`Messiah' graces holidays

Hallelujah: For many, the Christmas season begins with attending a performance of Georg Frederick Handel's supreme oratorio.


Howard Live

November 29, 2001|By Phil Greenfield | Phil Greenfield,SPECIAL TO THE SUN

In America, the Thanksgiving holiday marks the unofficial beginning of the Christmas season.

But for music lovers, the Yuletide spirit doesn't manifest itself until the strains of Messiah, Georg Frederick Handel's oratorio supreme, begin wafting into the December air.

"He is the master of us all," said Franz Joseph Haydn on hearing the celestial "Hallelujah Chorus" for the first time.

"Handel understands effect better than any of us," echoed an effusive Wolfgang Amadeus Mozart. "When he chooses, he strikes like a thunderbolt."

Those thunderbolts will be out in force at 7:30 p.m. Sunday at Jim Rouse Theatre when Columbia Pro Cantare performs the Christmas portion of Messiah, plus selections from Parts II and III. The chorus will be accompanied by orchestra and organ under the direction of Frances Motyca Dawson.

This year's performance features soprano Amy Van Roekel, mezzo Rosa Maria Pascarella, tenor Charles Reid and baritone Lester Lynch, and an illustrious quartet they are.

Van Roekel, a sparkling lyric soprano, was a finalist in the Regional Metropolitan Opera National Council Competition and has performed with the Florida Grand Opera.

Pascarella has extensive opera credits, while tenor Reid has sung at the Spoleto Festival in Charleston, S.C., and performed as a soloist with Washington's Folger Consort and Washington Bach Consort.

Lynch, a Pro Cantare mainstay, won the 1996 Metropolitan Opera Competition and has been featured in lead roles at La Scala, the Houston Grand Opera and the Seattle Opera. This fall, he joined Pro Cantare for an eloquent, deeply felt performance of the title role in Felix Mendelssohn's oratorio "Elijah."

As the miracles of the Christmas story become more and more a part of our consciousness in the coming weeks, so will Herr Handel's miraculous creation. "No matter how many times we do it," says Motyca Dawson, "the power of the work shines through."

Handel emigrated to London in 1712, following his German prince who was called to England to become King George II.

The composer's mastery of Italian opera soon made him the toast of Britain. But the late 1730s marked a turning point in his topsy-turvy life. Whether generated by spiritual stirrings, a nervous breakdown he suffered in 1737 or his changing sense of what the public desired from him, Handel changed his artistic focus.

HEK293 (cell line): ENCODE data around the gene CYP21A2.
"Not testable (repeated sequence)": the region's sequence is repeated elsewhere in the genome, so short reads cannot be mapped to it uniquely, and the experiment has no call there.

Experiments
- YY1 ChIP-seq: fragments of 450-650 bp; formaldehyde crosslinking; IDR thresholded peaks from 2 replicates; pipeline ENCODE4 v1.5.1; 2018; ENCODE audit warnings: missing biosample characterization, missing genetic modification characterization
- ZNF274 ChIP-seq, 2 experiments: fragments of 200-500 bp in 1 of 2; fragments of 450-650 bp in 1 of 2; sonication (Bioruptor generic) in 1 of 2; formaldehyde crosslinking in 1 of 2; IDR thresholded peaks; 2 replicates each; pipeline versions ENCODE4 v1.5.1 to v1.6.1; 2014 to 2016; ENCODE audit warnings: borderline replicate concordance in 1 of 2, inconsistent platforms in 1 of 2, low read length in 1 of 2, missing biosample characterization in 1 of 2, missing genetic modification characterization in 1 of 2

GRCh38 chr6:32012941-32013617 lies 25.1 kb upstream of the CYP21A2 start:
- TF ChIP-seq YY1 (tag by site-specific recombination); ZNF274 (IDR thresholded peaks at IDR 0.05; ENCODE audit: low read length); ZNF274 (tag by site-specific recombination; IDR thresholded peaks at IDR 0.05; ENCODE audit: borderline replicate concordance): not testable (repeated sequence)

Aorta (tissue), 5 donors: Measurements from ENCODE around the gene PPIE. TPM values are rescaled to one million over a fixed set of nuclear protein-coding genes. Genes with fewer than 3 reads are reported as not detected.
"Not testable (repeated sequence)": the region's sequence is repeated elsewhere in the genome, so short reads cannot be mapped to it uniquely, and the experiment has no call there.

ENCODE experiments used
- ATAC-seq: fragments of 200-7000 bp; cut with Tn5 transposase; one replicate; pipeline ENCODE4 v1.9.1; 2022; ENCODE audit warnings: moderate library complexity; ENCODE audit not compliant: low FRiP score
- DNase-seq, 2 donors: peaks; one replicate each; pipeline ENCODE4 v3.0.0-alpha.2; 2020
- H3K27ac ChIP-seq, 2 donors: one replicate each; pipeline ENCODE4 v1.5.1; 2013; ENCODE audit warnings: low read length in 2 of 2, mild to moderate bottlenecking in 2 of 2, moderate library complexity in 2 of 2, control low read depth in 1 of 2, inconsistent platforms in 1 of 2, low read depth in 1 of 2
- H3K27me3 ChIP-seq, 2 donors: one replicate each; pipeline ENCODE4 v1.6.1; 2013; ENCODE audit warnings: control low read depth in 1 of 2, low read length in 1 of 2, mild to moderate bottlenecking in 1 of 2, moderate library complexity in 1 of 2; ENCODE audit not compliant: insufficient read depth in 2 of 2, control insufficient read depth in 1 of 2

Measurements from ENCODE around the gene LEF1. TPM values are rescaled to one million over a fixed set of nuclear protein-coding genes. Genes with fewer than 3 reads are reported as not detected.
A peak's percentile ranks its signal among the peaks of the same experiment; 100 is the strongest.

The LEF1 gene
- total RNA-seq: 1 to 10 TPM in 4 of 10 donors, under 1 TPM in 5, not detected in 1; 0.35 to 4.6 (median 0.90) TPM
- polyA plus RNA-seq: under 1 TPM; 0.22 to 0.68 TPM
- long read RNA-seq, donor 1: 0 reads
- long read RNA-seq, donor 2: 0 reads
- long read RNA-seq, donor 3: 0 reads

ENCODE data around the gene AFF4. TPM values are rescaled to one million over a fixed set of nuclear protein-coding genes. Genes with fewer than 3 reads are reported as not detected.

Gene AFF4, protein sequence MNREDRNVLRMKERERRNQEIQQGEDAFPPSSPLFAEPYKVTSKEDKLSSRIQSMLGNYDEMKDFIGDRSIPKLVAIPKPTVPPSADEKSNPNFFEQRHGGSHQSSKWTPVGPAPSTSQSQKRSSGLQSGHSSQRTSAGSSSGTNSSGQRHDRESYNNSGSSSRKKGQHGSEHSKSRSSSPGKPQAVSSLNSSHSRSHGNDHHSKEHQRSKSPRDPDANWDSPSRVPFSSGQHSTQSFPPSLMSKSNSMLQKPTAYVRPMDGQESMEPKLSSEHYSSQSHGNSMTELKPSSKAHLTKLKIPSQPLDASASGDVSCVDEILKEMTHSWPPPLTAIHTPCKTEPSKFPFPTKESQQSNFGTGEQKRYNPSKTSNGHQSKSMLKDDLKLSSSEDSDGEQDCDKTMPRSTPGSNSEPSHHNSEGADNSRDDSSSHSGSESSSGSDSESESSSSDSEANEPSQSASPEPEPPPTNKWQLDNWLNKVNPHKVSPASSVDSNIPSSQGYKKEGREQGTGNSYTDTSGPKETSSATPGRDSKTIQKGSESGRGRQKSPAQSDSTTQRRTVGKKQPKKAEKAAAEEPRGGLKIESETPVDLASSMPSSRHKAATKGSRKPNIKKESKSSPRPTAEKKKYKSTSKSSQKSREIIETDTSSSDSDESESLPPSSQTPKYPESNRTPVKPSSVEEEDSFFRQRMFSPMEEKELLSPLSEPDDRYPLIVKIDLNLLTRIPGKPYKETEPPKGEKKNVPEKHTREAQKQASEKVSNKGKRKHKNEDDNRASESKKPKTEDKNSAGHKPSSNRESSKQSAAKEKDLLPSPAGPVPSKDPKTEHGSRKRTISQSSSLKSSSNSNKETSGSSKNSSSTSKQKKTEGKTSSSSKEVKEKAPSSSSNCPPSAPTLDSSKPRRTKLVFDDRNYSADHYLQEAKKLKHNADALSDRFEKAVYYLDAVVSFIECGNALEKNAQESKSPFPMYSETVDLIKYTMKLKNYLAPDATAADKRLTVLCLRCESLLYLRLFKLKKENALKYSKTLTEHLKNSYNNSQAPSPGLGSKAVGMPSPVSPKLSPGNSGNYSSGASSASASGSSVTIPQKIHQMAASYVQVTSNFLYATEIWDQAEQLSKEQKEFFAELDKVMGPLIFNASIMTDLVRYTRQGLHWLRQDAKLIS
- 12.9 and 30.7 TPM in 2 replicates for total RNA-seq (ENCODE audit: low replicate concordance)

"Israel in Egypt" (1738) and "Saul" (1739) made it clear that the giant of the opera house was now the master of a new medium - the oratorio.

And Messiah, composed in just 24 incredible days in 1741 and premiered in Dublin in April the next year, would become the best loved oratorio of them all.

Like "Israel in Egypt," Messiah distinguishes itself immediately from Handel's operatic past. For while the oratorio contains more than its share of memorable solo arias, the largest measure of its immortality is found in grand and glorious choruses such as "And the Glory of the Lord," "And He Shall Purify," "For Unto Us a Child Is Born," "Glory to God," "His Yoke Is Easy," the final "Amen" and, of course, the "Hallelujah."

"With Handel, choral music went beyond the sacred domain, straight into drama. The choruses are at the dramatic core of the work, and that's why we never tire of them year after year," explains Motyca Dawson.

"I did think I did see all heaven before me and the Great God himself," Handel is reputed to have said of his superhuman three weeks of work on Messiah.

Biographers debate the authenticity of his words, but there is no doubting the authenticity of the public's love affair with his results.

Columbia Pro Cantare's performance of Handel's "Messiah" will be at 7:30 p.m. Sunday at Jim Rouse Theatre at Wilde Lake High School, 5460 Trumpeter Road, Columbia. Advance sale tickets are $23 for adults and $20 for senior citizens and students; $25 and $22 at the door. A free preconcert lecture will be given at 6:30 p.m. on the Rouse Theatre stage. Refreshments will be served at intermission courtesy of the Elkridge Furnace Inn. Tickets: 410-465-5744 or 410-799-9321.

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